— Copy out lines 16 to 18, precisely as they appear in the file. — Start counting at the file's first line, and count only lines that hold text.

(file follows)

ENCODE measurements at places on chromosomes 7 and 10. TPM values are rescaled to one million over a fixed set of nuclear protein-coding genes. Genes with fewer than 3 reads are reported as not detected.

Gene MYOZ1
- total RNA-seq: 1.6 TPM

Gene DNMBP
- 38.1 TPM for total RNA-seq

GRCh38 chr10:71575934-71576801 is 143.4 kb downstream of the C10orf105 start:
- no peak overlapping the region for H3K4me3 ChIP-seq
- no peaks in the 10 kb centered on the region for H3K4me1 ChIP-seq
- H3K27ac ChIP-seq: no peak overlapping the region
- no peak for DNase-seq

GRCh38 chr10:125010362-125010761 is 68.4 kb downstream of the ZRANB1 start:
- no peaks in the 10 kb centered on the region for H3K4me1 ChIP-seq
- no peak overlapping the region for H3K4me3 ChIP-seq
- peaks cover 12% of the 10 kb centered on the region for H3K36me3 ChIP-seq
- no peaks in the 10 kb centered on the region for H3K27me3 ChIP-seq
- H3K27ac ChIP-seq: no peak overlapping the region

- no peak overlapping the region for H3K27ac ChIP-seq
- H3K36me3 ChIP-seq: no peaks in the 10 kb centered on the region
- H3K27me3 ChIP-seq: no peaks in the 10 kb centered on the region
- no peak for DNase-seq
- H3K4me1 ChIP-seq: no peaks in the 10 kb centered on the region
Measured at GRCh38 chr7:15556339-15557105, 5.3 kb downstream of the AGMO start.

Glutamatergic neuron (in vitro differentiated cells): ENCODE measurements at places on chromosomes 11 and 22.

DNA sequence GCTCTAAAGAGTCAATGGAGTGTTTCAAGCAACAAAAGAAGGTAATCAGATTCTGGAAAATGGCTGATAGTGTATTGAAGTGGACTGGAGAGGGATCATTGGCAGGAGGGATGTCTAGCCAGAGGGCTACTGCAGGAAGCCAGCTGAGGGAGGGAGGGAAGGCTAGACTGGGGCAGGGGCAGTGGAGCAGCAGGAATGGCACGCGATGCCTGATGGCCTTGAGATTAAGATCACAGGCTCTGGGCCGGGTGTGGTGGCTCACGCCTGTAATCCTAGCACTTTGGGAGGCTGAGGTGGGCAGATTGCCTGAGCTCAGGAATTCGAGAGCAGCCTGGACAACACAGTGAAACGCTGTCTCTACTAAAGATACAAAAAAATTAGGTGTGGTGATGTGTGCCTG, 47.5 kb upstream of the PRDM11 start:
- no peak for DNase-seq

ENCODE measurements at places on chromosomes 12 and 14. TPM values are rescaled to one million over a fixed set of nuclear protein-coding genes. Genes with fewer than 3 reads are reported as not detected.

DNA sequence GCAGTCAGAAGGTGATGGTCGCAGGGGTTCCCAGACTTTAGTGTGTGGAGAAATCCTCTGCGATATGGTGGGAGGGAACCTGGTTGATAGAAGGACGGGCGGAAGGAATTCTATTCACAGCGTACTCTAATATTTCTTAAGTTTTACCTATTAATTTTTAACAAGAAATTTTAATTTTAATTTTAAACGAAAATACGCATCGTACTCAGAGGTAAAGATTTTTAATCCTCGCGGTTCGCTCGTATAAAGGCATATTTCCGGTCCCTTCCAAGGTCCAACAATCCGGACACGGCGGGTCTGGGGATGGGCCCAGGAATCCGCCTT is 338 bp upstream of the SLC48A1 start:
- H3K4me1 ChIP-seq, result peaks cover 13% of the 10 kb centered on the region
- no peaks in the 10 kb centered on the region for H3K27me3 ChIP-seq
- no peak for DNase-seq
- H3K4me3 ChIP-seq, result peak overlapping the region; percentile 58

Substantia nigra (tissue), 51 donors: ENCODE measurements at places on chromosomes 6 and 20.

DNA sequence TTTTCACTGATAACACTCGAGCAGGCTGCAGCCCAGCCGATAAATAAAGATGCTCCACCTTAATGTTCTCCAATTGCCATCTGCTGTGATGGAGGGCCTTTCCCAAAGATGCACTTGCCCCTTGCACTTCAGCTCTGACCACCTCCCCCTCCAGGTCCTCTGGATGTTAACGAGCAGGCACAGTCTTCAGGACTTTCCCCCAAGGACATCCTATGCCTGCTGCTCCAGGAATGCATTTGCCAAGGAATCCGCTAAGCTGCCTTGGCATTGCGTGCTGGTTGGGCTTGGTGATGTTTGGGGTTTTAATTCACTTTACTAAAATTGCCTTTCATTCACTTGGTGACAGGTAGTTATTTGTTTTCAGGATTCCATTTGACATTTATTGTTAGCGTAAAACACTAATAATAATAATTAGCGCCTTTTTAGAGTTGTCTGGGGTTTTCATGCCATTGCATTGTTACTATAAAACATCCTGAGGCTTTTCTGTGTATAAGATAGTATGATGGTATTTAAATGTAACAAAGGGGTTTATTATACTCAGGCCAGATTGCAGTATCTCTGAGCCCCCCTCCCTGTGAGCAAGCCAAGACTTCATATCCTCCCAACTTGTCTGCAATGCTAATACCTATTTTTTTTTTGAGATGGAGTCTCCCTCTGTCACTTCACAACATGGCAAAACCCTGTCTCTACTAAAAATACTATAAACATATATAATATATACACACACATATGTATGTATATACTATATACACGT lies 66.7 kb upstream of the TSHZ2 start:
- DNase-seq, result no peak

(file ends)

- H3K27ac ChIP-seq: no peak overlapping the region

- no peak overlapping the region for H3K27ac ChIP-seq
- H3K36me3 ChIP-seq: no peaks in the 10 kb centered on the region